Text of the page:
There is something to get excited about in south-central Texas. In fact the buzz surrounding San Antonio's Hacienda may signal a rebirth of young rock n' roll -with emphasis on the "roll"- to the country's landscape. Formed by cousins Abraham Villanueva (piano/vocals) and Dante Schwebel (guitar/vocals), together with Abraham's brothers Jaime (drums/vocals) and Rene Villanueva (bass/vocals), this Mexican-American quartet blends a raw yet sophisticated style of pop music with harmonies reminiscent of the Beatles and Beach Boys. As fate would have it, a demo of 6 songs landed in the hands of Dan Auerbach of the Black Keys, and the band's life was forever changed. Soon after they were opening for The Black Keys in Austin Texas, as well as for Dr. Dog, gaining some much needed exposure. Under Auerbach's watch, Hacienda would write and arrange more than twenty songs, sending him demos periodically in preparation for their debut album, ultimately recording in Dan's own studio in Akron, Ohio.

In order to keep the integrity of the music, "Loud Is The Night" was largely captured live in the room with a helping hand from new friends Scott and Frank of Dr. Dog. With them they worked on existing vocal harmonies and created new ones, greatly embellishing the album. The result is a beautiful collection of songs played with integrity and soul to spare, and while the band is aware of its 60's influences, the music on "Loud is the Night" is far from derivative, and the finished product is modern pop music performed with genuineness and taste.

Hacienda's official site
Hacienda on myspace

Hear them!

Review - Those Darlins by Those Darlins

Those Darlins are a four-piece band from Tennessee, led by three absolute devils, firecrackers who could sweet-talk their way into as much trouble as they could handle. Kelley Darlin, Jessi Darlin and Nikki Darlin chronicle it all in their songs, going down the storytelling route of the outlaws that came before them (the hard ass men and women who messed a lot of their life and others up, but still laughed and carried on heartily through it all), giving themselves all of the alcoholic lubrication that would be needed to pull off all of the embellishments and get to that point in the night where they’ve..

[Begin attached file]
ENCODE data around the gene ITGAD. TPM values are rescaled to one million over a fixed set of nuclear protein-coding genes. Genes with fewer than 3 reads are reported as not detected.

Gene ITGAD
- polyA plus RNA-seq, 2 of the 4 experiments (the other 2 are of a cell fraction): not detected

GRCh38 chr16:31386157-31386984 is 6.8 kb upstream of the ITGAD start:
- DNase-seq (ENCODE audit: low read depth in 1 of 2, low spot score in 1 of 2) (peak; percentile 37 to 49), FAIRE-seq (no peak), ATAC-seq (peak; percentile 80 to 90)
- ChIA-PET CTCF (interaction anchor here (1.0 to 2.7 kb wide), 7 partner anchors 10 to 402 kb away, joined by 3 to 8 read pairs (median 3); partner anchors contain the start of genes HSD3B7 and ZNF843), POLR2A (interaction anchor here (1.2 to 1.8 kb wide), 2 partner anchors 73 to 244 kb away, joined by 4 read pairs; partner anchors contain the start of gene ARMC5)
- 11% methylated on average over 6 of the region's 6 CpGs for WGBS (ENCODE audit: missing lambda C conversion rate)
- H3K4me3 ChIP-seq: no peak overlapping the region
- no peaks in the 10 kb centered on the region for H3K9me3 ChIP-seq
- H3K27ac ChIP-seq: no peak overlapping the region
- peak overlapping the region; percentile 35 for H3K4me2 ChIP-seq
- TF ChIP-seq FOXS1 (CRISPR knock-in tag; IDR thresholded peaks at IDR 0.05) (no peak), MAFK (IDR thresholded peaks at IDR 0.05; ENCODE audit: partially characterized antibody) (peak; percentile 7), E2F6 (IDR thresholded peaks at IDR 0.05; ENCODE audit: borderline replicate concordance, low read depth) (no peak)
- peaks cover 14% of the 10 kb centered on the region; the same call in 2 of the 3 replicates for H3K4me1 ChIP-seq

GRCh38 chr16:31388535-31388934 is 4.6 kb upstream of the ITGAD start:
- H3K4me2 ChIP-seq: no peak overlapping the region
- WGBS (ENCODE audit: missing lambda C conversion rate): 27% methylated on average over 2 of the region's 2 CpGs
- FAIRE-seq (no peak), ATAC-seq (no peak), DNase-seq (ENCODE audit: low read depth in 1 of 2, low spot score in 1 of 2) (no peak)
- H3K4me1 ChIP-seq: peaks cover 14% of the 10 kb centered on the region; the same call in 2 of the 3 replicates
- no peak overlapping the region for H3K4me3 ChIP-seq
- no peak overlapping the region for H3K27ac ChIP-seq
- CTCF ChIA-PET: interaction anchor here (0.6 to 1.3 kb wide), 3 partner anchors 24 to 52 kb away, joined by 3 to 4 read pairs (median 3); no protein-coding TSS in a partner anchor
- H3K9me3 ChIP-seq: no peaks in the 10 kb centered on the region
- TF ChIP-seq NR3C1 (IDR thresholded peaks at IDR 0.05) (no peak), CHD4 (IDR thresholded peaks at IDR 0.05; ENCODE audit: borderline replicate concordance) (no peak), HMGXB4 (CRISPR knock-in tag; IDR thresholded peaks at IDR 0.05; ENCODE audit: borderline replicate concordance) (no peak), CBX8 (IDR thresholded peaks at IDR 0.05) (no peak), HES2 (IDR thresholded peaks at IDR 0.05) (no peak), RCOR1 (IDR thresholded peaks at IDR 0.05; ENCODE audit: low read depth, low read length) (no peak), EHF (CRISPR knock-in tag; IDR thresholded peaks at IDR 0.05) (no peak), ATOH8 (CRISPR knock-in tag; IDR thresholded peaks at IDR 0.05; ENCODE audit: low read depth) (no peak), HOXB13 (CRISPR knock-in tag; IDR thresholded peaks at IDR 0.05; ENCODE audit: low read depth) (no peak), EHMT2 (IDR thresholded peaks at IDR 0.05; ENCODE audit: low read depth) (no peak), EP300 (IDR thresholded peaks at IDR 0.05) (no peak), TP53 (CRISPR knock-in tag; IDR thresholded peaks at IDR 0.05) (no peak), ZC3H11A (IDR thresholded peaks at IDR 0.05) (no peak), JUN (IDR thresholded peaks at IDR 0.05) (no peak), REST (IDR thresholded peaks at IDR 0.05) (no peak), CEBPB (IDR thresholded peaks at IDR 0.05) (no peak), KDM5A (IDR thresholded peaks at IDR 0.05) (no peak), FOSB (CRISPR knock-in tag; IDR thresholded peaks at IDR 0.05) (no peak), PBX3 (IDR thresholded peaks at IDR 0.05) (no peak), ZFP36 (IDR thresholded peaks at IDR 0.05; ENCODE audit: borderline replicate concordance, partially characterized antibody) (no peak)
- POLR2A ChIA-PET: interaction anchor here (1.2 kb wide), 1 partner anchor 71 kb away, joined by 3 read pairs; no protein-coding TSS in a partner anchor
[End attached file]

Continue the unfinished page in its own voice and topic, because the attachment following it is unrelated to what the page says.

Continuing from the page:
..forgotten more than they’ll ever remember the next day, when their temples are splitting and their voices sound as rough as a hog’s hide. Kelly Darlin sings, “Drinkin’ and pain go hand-in-hand,” and there’s no determination if that’s part of a chicken and egg riddle or it’s just a declaration of fact. It happens so often in Darlins music that there’s no clear-cut understanding – the drinking’s always there as an elixir and as an anti-depressant candy. It’s both the boon and the bane of any of the backfiring interactions that they’ve gotten mixed up in with (mainly) men who can’t handle their wooly, scrappy ways.

They probably get drunk under the table by these ladies too, whose capacity for the adult beverages can be confirmed from eyewitness testimony. They’re like three cacti, three spit storms and three ladies of the rodeo that every man could recognize as being dangerous commodities and not worth the trouble, but that doesn’t usually stop men and that’s why Venus flytraps work as well. There is everything enticing about Those Darlins as they dare you to come closer, to lean in, to buy them another round and then you’re sunk, but there will be a good tale to spin when you’ve come to.

Those Darlins, singing about being snaggle-toothed mamas without any shoes, having corncrib daddies and living so far out in the country that the milk’s gone sour by the time they arrive home, are an intoxicating blend of country fire and homespun charm and without knowing what’s happening, you’re suddenly smitten by their Wanda Jackson-ish ways and their tasty June Carter modes, had June Carter actually been Johnny and killed a man in Reno just to watch him die – amongst other things.

The music is built ramshackle and yet sturdy like that old house that is still standing in spite of the odds and in deference to its sagging floors, drafty walls and muskiness. Out behind that house is a pyramid of empty cans and bottles, all with a story to tell, all probably flung aside like an outcast, a failure when the last drop slipped from its glass belly. It’s just on to the next victim and the next headache.

Those Darlins official site
Those Darlins myspace